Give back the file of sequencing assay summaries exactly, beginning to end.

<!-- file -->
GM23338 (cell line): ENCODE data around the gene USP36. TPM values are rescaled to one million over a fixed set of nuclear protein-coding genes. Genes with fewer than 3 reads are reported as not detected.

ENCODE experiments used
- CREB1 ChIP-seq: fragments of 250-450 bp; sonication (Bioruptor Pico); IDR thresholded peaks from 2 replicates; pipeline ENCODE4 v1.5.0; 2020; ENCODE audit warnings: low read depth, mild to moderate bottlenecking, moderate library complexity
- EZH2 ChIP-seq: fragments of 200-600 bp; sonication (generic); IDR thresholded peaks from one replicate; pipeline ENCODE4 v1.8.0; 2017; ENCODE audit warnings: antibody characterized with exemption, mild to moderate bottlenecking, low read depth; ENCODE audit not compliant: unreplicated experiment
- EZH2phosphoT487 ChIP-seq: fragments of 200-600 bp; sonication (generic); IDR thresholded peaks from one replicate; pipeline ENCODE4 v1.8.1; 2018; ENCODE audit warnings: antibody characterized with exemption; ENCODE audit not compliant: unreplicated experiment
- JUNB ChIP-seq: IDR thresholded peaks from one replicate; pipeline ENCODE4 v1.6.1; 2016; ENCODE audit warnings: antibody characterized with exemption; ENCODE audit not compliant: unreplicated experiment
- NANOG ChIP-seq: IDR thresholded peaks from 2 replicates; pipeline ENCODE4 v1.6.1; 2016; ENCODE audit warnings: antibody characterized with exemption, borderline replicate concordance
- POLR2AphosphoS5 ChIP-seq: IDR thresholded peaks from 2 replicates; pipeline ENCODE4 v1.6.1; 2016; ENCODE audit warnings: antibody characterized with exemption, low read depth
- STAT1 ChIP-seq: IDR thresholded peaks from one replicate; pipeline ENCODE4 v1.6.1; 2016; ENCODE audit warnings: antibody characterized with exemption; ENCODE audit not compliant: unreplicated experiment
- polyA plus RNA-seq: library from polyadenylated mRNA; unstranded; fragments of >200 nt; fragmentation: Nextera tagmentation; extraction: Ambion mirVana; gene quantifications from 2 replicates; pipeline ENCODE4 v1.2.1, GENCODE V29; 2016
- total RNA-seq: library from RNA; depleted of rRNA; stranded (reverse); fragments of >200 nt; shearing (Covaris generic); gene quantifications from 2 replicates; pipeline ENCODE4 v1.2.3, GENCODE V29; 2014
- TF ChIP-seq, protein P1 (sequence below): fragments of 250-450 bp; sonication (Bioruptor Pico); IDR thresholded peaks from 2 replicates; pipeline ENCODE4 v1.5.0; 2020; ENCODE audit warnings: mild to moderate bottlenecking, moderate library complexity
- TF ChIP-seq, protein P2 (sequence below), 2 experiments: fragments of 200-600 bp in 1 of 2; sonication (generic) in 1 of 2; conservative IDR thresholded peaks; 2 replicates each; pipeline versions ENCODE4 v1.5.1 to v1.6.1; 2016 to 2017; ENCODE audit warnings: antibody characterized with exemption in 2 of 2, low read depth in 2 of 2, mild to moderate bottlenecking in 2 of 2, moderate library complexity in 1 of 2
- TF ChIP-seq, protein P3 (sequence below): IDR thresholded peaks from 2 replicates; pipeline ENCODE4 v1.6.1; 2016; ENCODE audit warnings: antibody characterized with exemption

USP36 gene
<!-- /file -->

GM23338 (cell line): ENCODE data around the gene USP36. TPM values are rescaled to one million over a fixed set of nuclear protein-coding genes. Genes with fewer than 3 reads are reported as not detected.

ENCODE experiments used
- CREB1 ChIP-seq: fragments of 250-450 bp; sonication (Bioruptor Pico); IDR thresholded peaks from 2 replicates; pipeline ENCODE4 v1.5.0; 2020; ENCODE audit warnings: low read depth, mild to moderate bottlenecking, moderate library complexity
- EZH2 ChIP-seq: fragments of 200-600 bp; sonication (generic); IDR thresholded peaks from one replicate; pipeline ENCODE4 v1.8.0; 2017; ENCODE audit warnings: antibody characterized with exemption, mild to moderate bottlenecking, low read depth; ENCODE audit not compliant: unreplicated experiment
- EZH2phosphoT487 ChIP-seq: fragments of 200-600 bp; sonication (generic); IDR thresholded peaks from one replicate; pipeline ENCODE4 v1.8.1; 2018; ENCODE audit warnings: antibody characterized with exemption; ENCODE audit not compliant: unreplicated experiment
- JUNB ChIP-seq: IDR thresholded peaks from one replicate; pipeline ENCODE4 v1.6.1; 2016; ENCODE audit warnings: antibody characterized with exemption; ENCODE audit not compliant: unreplicated experiment
- NANOG ChIP-seq: IDR thresholded peaks from 2 replicates; pipeline ENCODE4 v1.6.1; 2016; ENCODE audit warnings: antibody characterized with exemption, borderline replicate concordance
- POLR2AphosphoS5 ChIP-seq: IDR thresholded peaks from 2 replicates; pipeline ENCODE4 v1.6.1; 2016; ENCODE audit warnings: antibody characterized with exemption, low read depth
- STAT1 ChIP-seq: IDR thresholded peaks from one replicate; pipeline ENCODE4 v1.6.1; 2016; ENCODE audit warnings: antibody characterized with exemption; ENCODE audit not compliant: unreplicated experiment
- polyA plus RNA-seq: library from polyadenylated mRNA; unstranded; fragments of >200 nt; fragmentation: Nextera tagmentation; extraction: Ambion mirVana; gene quantifications from 2 replicates; pipeline ENCODE4 v1.2.1, GENCODE V29; 2016
- total RNA-seq: library from RNA; depleted of rRNA; stranded (reverse); fragments of >200 nt; shearing (Covaris generic); gene quantifications from 2 replicates; pipeline ENCODE4 v1.2.3, GENCODE V29; 2014
- TF ChIP-seq, protein P1 (sequence below): fragments of 250-450 bp; sonication (Bioruptor Pico); IDR thresholded peaks from 2 replicates; pipeline ENCODE4 v1.5.0; 2020; ENCODE audit warnings: mild to moderate bottlenecking, moderate library complexity
- TF ChIP-seq, protein P2 (sequence below), 2 experiments: fragments of 200-600 bp in 1 of 2; sonication (generic) in 1 of 2; conservative IDR thresholded peaks; 2 replicates each; pipeline versions ENCODE4 v1.5.1 to v1.6.1; 2016 to 2017; ENCODE audit warnings: antibody characterized with exemption in 2 of 2, low read depth in 2 of 2, mild to moderate bottlenecking in 2 of 2, moderate library complexity in 1 of 2
- TF ChIP-seq, protein P3 (sequence below): IDR thresholded peaks from 2 replicates; pipeline ENCODE4 v1.6.1; 2016; ENCODE audit warnings: antibody characterized with exemption

USP36 gene